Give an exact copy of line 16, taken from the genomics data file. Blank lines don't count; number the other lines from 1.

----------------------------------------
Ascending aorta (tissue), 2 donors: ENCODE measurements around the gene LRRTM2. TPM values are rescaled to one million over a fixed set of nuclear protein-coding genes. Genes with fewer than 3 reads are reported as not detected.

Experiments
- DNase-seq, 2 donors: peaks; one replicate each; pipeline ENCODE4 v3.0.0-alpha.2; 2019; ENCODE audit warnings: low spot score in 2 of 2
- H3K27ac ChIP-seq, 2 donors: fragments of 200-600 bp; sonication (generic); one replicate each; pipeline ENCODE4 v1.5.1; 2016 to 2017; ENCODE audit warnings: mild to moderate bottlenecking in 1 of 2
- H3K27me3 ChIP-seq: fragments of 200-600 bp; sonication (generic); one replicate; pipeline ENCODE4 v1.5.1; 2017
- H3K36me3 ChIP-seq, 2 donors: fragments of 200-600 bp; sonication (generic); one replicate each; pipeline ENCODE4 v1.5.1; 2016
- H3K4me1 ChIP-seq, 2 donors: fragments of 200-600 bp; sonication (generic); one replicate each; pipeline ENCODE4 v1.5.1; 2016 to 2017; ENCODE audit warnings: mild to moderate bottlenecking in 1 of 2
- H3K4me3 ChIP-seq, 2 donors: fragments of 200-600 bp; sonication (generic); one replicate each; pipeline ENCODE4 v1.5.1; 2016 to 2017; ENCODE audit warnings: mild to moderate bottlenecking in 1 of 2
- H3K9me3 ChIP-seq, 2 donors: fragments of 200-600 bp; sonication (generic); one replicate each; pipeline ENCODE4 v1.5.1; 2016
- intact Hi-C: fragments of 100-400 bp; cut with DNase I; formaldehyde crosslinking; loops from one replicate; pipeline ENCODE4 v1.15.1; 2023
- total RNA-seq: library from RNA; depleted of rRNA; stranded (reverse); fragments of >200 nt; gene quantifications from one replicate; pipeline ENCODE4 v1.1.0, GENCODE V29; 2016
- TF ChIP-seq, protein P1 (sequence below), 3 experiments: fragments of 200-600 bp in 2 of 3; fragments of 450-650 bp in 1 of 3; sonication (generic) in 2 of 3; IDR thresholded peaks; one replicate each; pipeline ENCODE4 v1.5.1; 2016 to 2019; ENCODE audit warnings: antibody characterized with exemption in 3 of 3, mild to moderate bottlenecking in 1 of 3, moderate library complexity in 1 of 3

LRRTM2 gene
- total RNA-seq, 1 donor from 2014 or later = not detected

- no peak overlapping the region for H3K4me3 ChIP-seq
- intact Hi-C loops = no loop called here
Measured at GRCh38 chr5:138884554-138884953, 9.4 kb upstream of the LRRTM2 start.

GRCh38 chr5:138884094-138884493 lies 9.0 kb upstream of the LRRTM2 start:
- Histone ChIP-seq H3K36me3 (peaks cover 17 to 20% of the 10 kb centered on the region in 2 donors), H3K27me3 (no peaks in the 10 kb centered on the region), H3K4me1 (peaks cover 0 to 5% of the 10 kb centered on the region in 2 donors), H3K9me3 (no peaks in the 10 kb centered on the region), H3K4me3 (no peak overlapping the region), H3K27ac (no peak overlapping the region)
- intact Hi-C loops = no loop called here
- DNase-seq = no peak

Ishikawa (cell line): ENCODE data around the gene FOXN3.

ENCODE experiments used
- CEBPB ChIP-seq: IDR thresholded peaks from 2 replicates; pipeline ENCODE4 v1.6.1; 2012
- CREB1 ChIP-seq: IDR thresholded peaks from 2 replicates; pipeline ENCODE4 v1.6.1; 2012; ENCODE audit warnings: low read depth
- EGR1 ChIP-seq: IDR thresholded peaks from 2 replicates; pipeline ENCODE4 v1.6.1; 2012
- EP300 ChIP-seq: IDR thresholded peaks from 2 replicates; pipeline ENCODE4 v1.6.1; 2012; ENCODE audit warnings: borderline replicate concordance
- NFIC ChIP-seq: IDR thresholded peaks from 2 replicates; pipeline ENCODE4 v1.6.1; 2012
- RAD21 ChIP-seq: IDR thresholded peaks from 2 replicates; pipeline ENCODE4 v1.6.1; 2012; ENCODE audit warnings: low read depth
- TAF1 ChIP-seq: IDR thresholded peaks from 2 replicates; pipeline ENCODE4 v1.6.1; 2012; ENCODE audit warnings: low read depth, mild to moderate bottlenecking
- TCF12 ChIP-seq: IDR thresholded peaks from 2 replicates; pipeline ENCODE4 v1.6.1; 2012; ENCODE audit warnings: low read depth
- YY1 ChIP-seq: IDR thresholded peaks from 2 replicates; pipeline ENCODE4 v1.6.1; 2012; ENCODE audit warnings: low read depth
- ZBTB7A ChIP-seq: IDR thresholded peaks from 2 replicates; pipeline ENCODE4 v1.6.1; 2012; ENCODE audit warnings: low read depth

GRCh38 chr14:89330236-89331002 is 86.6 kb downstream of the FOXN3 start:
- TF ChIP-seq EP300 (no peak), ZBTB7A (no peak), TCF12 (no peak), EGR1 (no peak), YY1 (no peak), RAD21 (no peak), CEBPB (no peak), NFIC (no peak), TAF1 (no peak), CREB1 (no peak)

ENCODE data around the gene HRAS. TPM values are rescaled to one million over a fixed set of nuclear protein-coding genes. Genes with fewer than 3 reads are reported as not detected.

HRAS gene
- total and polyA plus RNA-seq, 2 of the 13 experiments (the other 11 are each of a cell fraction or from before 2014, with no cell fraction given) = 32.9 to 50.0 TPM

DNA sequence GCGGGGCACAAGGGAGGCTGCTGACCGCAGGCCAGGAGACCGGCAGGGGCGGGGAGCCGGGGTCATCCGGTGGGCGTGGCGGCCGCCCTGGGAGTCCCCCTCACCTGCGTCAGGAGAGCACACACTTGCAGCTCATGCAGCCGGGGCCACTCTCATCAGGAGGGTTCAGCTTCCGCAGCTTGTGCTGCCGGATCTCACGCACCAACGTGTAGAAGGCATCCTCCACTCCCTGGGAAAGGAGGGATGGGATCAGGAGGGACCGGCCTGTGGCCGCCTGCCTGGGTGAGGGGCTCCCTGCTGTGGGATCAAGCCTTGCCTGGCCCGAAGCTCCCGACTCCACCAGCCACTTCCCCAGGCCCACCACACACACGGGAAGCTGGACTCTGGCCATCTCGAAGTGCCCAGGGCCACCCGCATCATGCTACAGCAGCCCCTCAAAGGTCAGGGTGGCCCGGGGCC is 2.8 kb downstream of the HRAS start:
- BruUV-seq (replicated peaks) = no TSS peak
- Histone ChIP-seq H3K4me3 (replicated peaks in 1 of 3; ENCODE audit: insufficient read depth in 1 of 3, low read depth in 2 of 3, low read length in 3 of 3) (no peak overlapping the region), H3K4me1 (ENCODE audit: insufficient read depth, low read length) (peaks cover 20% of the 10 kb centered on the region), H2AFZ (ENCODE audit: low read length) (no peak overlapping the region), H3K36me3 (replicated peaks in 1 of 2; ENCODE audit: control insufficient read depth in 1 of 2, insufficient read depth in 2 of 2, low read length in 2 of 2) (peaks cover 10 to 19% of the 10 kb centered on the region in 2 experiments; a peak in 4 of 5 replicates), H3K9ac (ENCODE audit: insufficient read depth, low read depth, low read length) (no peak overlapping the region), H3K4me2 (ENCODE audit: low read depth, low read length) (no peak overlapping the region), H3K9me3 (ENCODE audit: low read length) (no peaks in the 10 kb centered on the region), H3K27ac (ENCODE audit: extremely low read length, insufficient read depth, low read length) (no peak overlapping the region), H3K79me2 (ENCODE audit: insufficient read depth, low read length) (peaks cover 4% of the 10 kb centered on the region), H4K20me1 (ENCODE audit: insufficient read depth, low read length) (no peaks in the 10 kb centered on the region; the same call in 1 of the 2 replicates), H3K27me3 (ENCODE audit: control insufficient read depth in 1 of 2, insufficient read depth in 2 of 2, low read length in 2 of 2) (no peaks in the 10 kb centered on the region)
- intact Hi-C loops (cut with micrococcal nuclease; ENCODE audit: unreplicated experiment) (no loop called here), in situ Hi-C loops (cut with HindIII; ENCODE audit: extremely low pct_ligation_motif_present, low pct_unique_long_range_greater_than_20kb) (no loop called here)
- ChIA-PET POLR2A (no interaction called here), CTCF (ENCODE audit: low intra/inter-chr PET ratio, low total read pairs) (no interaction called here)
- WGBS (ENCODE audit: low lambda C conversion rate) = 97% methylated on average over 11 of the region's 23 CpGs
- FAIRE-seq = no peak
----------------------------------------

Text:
- intact Hi-C loops = no loop called here